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    Reprinted courtesy of Zetlin & De Chiara LLP

    NYC Supertall Tower Condo Board Sues Over Alleged Construction, Design 'Defects'

    October 04, 2021 —
    The condominium board at a 1,396-ft-tall residential tower on New York City’s Billionaires’ Row has sued the building’s developers, claiming to have identified more than 1,500 construction and design defects in common areas alone. Reprinted courtesy of James Leggate, Engineering News-Record Mr. Leggate may be contacted at Read the full story... Read the court decision
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    Shifting the Risk of Delay by Having Float Go Your Way

    July 05, 2021 —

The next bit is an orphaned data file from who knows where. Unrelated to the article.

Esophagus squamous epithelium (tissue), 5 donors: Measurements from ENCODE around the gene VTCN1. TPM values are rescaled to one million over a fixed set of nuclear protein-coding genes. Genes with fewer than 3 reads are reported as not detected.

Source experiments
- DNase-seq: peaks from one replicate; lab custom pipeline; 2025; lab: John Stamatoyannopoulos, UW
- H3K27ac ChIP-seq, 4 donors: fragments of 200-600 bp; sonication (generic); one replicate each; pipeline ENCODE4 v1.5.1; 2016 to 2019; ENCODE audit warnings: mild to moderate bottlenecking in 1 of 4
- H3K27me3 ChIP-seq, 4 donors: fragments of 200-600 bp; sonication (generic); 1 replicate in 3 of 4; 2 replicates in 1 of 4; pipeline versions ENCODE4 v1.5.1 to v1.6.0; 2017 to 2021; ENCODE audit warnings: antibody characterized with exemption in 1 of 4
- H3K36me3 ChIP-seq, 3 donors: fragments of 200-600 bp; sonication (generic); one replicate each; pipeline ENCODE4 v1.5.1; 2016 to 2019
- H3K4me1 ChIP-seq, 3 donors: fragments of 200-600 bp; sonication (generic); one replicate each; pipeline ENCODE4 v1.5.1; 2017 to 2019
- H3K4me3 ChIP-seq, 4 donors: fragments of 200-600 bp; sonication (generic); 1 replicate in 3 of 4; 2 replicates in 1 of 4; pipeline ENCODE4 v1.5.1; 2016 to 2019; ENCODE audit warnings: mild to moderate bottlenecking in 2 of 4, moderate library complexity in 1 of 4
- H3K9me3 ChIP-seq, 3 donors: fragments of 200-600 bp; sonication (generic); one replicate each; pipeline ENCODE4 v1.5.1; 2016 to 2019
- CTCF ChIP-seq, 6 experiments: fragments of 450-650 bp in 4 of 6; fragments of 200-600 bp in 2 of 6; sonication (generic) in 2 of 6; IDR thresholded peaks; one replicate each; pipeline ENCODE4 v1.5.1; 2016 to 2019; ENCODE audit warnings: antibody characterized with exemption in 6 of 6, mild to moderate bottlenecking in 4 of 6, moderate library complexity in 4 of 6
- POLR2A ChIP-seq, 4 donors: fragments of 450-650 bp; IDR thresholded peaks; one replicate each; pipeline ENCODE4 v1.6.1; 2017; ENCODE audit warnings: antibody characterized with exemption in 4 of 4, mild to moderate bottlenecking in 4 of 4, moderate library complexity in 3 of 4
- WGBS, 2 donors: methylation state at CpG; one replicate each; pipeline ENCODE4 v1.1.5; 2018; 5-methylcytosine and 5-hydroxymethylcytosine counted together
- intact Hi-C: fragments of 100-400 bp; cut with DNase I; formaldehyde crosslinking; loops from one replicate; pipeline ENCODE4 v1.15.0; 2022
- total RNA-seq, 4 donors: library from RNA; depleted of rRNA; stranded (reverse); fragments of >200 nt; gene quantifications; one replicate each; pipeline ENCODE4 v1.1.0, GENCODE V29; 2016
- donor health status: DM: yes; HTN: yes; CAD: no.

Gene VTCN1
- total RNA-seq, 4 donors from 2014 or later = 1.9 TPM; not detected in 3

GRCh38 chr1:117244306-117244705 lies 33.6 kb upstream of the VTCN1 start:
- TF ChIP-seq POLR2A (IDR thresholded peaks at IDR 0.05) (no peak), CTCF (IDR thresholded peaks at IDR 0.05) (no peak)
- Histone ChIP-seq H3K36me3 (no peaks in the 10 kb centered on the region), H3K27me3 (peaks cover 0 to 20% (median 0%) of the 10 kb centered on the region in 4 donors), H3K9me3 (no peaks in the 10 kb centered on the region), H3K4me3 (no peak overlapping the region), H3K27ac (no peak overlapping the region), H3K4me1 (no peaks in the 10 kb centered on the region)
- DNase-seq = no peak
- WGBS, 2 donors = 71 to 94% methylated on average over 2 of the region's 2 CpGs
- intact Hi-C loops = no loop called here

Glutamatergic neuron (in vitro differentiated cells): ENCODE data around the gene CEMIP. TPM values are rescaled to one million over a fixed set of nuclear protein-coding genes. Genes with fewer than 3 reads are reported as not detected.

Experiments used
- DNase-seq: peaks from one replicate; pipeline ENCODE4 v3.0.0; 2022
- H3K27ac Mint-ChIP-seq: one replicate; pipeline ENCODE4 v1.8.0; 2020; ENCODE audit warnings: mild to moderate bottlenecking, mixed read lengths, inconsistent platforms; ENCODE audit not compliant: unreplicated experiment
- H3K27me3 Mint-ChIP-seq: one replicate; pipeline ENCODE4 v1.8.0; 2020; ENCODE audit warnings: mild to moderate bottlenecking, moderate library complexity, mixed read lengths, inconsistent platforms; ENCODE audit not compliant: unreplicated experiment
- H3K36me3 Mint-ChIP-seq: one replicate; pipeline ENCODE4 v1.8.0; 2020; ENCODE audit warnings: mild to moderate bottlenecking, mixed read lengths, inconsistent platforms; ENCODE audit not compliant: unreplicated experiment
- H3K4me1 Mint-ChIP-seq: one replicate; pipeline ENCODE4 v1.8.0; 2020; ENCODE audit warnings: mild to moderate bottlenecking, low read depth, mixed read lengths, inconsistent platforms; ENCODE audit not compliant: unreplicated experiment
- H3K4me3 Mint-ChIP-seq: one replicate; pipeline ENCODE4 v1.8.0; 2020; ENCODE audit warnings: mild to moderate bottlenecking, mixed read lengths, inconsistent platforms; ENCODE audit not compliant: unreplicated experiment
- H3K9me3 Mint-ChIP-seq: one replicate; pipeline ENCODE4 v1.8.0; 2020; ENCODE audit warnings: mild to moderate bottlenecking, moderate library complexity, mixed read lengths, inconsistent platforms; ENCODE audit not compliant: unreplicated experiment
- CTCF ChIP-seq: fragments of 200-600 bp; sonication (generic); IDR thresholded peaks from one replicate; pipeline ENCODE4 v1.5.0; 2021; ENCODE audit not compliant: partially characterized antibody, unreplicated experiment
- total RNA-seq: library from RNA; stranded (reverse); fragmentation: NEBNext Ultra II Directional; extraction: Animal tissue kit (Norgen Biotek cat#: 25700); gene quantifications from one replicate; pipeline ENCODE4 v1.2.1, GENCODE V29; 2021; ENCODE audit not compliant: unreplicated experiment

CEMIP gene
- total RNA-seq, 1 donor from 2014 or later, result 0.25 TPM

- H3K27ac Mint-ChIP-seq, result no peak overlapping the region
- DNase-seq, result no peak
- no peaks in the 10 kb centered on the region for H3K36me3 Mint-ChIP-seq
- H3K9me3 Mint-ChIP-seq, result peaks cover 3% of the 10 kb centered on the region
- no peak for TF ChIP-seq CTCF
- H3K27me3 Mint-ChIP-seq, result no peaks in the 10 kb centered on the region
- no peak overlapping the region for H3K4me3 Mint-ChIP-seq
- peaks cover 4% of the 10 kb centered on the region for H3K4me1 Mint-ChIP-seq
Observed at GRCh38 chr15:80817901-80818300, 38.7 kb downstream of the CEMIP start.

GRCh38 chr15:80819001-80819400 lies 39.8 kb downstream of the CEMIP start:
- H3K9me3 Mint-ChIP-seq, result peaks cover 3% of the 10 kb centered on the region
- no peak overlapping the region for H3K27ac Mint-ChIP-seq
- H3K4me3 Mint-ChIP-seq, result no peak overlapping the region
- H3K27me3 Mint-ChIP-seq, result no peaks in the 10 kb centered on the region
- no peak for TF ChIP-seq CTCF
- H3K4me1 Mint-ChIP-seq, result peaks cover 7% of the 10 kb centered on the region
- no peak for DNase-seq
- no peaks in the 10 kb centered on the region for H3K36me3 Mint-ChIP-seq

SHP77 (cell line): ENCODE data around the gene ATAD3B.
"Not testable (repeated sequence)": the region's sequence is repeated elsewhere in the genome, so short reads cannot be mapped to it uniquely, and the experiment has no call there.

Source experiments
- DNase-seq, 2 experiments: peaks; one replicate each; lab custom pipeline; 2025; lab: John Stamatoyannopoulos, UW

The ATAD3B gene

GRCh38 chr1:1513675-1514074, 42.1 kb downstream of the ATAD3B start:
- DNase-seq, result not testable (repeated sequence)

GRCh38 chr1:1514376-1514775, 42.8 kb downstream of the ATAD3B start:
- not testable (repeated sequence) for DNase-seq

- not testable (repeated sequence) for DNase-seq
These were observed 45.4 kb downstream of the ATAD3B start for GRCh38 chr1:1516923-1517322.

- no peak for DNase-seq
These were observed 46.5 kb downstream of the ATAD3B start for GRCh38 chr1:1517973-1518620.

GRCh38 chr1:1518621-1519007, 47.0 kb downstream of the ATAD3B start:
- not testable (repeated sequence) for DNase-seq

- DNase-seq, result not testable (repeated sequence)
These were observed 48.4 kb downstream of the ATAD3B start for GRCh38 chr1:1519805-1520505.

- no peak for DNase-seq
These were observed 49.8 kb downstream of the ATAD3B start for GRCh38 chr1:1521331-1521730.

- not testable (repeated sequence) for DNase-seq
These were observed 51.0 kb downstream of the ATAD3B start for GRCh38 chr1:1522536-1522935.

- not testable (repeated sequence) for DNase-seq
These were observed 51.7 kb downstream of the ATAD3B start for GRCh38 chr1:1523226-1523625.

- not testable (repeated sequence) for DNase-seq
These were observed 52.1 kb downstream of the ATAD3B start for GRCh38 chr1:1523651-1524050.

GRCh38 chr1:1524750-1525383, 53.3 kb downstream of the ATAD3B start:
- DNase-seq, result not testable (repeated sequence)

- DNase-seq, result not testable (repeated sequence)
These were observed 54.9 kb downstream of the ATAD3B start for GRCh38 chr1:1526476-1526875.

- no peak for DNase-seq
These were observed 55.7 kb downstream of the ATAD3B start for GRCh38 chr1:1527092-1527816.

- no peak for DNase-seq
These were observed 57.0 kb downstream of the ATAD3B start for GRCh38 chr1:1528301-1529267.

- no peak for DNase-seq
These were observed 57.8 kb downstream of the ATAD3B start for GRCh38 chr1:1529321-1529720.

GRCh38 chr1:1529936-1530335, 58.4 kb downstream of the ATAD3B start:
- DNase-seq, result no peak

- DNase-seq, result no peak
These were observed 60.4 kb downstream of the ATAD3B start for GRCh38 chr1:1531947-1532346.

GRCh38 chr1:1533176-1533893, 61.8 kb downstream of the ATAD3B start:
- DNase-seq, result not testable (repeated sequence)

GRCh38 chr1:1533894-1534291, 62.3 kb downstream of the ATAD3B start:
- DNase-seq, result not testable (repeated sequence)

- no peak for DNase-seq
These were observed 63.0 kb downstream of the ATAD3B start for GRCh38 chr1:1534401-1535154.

Critical path delay plays a central role in allocating responsibility for project delay. The interrelated concept of concurrency is also frequently determinative of entitlement on a range of claims including by owners for liquidated damages and by contractors for delay damages. What constitutes critical/concurrent delay, however, is hotly debated by scheduling experts. The lack of real consensus regarding how critical/concurrent delay should be determined and analyzed has created significant uncertainty in scheduling disputes. Indeed, courts have adopted differing and at times conflicting theories of concurrency that can produce divergent outcomes for the parties. In an effort to reduce uncertainty, stakeholders have increasingly adopted specialized contractual provisions and scheduling techniques which have significant implications for the evaluation of the companion concepts of criticality and concurrency. One such mechanism is float sequestration. Regardless of whether float sequestration is ultimately in the construction industry’s broader interest, stakeholders must be able to recognize its use and appreciate the implications for delay disputes on their projects. Simply defined, float is the number of days an activity can be delayed before affecting the project’s critical path (i.e., the longest chain of activities which determines the project’s minimal duration). Typically, only delays affecting the critical path can produce concurrent delay. Consequently, the concept of float is integral to understanding and resolving issues of both criticality and concurrency. Reprinted courtesy of Christopher J. Brasco, Watt, Tieder, Hoffar & Fitzgerald, LLP and Matthew D. Baker, Watt, Tieder, Hoffar & Fitzgerald, LLP Mr. Brasco may be contacted at Mr. Baker may be contacted at Read the court decision